Most of you have probably seen Caine's Arcade (and if you haven't, stop and watch it). I loved the innovation the first time I saw it, and we've even done a school-wide arcade here at San Jose Christian a couple of times.
Last week my seventh grade math students finished up their unit on probability, and the final project in the curriculum was to design and build a cardboard arcade game using the principles of probability. And since I was going to be out a week on a class trip, it seemed like the perfect sub plan. I'm so glad that I did it!
My students started off by writing a proposal of their game. They had to sketch it, calculate the theoretical probability, and ultimately sell me on their idea (and if applicable, their team). They made themselves a schedule for the week and thought about what they needed to create it. They had to think through how much money they'd charge, what the prize would be, and ensure that they wouldn't lose money. I wanted them to reuse and recycle as much as possible, so I sent an email home to parents asking them not to buy their students anything for this project. Most of them complied.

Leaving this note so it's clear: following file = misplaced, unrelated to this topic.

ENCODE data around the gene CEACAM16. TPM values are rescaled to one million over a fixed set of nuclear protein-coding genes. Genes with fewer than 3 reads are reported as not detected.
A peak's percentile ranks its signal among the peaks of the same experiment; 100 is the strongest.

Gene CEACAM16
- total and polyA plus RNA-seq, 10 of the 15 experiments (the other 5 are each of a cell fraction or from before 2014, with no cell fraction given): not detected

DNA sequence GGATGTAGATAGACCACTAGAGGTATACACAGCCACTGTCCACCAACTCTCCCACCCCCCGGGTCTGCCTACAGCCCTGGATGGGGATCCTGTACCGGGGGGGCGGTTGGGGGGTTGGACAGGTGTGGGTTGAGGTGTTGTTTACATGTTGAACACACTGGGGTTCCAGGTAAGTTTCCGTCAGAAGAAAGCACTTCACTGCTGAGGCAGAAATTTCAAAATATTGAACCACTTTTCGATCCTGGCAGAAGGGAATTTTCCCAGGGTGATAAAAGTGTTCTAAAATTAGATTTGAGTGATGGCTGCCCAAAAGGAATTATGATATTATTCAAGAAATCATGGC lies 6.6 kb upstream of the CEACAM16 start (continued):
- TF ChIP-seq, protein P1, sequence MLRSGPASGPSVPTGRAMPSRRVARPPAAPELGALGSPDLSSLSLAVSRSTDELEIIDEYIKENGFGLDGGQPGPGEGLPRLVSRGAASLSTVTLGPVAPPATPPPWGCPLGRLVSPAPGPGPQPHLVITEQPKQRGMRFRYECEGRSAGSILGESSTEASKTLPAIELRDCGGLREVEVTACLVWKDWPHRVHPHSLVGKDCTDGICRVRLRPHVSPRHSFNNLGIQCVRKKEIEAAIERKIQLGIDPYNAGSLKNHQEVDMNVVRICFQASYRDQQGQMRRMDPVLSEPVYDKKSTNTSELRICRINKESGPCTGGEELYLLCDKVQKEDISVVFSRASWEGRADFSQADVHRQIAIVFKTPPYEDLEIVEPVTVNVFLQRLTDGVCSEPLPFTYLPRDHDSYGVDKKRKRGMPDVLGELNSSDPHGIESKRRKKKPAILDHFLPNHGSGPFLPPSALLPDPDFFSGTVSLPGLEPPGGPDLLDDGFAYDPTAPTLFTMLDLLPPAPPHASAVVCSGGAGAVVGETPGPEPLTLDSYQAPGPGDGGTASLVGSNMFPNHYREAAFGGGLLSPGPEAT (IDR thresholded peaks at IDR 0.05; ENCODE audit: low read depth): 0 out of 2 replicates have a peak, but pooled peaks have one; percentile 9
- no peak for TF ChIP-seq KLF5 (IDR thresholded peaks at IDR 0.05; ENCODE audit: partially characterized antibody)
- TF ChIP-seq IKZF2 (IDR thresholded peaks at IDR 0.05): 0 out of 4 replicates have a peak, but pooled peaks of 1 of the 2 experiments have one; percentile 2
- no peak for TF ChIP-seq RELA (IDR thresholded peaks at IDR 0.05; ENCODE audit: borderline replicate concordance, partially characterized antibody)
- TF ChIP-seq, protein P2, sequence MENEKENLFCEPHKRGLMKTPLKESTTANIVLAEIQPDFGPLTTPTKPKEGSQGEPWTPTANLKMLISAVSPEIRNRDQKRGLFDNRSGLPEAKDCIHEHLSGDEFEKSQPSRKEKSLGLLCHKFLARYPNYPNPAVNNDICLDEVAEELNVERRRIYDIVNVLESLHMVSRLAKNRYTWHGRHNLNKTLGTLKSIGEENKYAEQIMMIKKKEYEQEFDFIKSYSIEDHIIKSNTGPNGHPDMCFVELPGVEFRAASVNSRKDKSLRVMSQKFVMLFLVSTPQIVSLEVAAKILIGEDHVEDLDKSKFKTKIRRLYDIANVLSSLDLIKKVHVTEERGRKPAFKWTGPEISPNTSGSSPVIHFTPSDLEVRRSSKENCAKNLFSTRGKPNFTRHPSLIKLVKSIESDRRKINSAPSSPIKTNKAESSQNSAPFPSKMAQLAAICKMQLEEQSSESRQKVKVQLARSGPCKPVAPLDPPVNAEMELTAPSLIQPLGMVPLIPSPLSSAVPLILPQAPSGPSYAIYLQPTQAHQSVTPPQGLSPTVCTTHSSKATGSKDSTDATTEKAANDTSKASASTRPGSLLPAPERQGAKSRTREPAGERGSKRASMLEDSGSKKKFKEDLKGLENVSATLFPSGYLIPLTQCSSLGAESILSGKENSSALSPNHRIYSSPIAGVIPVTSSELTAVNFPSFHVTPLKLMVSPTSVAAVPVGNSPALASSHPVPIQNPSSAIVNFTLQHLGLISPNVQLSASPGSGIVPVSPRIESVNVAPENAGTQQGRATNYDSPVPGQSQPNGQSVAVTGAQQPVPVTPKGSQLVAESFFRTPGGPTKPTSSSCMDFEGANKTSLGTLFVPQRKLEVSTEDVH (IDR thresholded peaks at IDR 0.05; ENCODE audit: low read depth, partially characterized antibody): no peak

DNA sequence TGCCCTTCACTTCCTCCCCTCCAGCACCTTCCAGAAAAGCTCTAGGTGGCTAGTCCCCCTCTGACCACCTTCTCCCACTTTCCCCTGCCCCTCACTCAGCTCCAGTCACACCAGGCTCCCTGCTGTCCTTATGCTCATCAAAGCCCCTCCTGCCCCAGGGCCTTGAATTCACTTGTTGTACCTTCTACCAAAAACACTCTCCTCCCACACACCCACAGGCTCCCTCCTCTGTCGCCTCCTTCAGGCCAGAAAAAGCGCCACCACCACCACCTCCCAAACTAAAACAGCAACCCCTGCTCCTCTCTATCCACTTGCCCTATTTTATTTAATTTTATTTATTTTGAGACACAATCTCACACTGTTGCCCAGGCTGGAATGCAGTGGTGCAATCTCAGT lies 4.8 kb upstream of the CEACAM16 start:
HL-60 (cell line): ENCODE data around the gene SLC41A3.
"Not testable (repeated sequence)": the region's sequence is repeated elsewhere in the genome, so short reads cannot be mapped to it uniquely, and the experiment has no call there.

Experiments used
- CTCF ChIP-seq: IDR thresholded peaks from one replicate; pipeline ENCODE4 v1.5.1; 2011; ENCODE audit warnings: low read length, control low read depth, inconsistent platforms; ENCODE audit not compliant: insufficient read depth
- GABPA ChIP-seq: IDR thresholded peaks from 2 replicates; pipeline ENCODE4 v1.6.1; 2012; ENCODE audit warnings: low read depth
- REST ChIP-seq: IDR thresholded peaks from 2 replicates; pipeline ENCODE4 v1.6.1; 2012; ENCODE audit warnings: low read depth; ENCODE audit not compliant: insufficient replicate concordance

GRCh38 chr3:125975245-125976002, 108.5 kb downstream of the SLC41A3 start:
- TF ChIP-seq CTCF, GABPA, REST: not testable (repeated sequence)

I was awed when I came back from our trip at both their creativity and their execution. The games looked great.
When we were finishing up the activity, one of my students really wanted to play for money, specifically for quarters. At first I didn't get it, but he then explained that he wanted to win quarters for our school's quarter drive for Feed My Starving Chidren's MannaPacks. Love it. The grades are competing to raise the most money, so I thought we might be able to work with that level of competition as well.
So today we had a carnival in our middle school during lunch. Students paid a quarter to play the game. If the game won, the quarter went toward the seventh grades collection of quarters for the drive. But if the student won, the seventh grade creators of the game, took TWO quarters from the seventh grade collection and gave it to the winning student's grade. We ended up raising about $42 in quarters in 30 minutes and had a ton of fun in the process.